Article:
Author: Jonathan Santos, M.D.
The human body is a complex and well-designed structure that encompasses different organs of various shapes and sizes that are strategically located and connected in such a way to keep the body active and running. A slight malfunction or problem of even the smallest organ may result in complications that will render you uncomfortable and sick. Although seemingly insignificant, one of those small organs that is especially important to be aware of is the gallbladder.
The gallbladder is a small pear-shaped organ located in the right upper side of the abdomen directly beneath the liver. This organ is essentially a sac that stores bile produced by the liver which your body uses to help digest and absorb fat we eat as part of our daily diet. Unfortunately, it is quite common for the gallbladder to develop complications that result in pain and discomfort. Diseases involving the gallbladder can be very painful, and this may be a sign of a potentially dangerous medical condition. Below are a few things to know in helping you recognize the symptoms of gallbladder disease.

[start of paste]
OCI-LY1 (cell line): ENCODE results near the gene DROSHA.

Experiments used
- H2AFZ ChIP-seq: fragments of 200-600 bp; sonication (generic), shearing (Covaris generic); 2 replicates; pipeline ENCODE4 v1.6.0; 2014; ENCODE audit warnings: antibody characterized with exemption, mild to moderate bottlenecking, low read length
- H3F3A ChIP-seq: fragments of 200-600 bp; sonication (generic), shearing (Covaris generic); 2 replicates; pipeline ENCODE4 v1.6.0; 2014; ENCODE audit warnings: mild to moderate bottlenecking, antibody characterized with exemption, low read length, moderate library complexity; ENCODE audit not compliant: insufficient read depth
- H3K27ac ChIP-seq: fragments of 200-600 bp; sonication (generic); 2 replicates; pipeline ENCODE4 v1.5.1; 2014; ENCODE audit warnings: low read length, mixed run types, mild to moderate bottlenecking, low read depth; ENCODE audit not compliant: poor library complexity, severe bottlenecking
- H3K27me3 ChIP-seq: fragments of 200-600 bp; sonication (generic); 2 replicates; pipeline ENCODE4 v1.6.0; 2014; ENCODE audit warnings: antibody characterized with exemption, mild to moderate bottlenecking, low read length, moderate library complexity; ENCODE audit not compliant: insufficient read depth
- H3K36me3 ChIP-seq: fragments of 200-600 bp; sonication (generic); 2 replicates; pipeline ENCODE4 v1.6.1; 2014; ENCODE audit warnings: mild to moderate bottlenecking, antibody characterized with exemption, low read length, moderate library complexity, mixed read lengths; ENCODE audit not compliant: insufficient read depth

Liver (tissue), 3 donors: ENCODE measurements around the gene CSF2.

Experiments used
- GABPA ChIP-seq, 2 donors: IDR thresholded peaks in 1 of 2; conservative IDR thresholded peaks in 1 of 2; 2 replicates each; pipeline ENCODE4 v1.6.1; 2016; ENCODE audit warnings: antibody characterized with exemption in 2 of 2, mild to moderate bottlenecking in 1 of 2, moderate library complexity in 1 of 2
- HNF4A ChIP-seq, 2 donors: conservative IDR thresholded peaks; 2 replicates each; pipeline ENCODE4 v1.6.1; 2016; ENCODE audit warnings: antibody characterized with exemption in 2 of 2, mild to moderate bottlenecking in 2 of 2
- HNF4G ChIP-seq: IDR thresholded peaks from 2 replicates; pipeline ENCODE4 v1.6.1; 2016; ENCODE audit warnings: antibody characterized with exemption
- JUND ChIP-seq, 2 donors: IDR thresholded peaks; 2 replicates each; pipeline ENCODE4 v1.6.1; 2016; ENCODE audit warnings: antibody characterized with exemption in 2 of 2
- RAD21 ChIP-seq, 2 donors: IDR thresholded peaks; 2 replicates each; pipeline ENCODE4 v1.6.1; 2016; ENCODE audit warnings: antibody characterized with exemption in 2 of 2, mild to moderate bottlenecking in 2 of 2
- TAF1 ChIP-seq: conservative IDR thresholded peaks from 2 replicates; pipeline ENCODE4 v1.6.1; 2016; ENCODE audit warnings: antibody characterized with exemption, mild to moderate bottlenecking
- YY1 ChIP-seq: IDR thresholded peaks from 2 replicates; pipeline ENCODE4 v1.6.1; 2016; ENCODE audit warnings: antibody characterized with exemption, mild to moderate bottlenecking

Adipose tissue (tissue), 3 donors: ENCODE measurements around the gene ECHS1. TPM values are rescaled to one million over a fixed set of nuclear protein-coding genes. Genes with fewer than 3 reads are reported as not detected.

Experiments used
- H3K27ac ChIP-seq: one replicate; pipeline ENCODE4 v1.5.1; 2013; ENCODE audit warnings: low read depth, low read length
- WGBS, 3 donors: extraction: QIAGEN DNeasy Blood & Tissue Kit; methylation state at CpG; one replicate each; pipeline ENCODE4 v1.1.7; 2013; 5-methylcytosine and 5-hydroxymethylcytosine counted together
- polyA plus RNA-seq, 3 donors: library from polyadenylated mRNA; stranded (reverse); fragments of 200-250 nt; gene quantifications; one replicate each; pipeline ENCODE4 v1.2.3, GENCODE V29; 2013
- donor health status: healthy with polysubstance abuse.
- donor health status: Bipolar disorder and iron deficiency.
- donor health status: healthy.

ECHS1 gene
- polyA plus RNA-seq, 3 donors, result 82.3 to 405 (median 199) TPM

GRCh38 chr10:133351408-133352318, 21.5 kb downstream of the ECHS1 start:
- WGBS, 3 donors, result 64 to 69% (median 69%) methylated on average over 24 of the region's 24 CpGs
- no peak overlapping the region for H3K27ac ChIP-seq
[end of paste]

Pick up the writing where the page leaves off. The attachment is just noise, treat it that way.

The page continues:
- Right Upper Quadrant Pain – There are different types of diseases that may involve the gallbladder, and pain is a common symptom with all of them. The pain is usually in the right upper quadrant of the abdomen since the gallbladder is located there just directly below the liver. The pain can be very consistent or be described as colicky meaning it comes and goes. Very often the pain is mostly triggered by eating foods high in fat which stimulate the gallbladder to contract and eject stored bile to be used to help digest fatty foods we eat. When this function is impaired, pain is almost always present.
- Fever – Fever is an indication that you have an infection which could be dangerous if it spreads throughout the body. Although rare with gallbladder cancer, fever and chills are very common in all other forms of gallbladder disease, and it is a symptom that makes recognizing issues with the gallbladder important as it could be a sign of something dangerous.